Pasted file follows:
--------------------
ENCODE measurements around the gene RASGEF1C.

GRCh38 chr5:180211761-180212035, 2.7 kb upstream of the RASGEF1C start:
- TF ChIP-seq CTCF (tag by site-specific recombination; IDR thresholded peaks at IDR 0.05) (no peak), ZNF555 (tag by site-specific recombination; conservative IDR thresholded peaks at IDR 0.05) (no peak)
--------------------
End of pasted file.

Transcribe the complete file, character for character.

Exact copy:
ENCODE measurements around the gene RASGEF1C.

GRCh38 chr5:180211761-180212035, 2.7 kb upstream of the RASGEF1C start:
- TF ChIP-seq CTCF (tag by site-specific recombination; IDR thresholded peaks at IDR 0.05) (no peak), ZNF555 (tag by site-specific recombination; conservative IDR thresholded peaks at IDR 0.05) (no peak)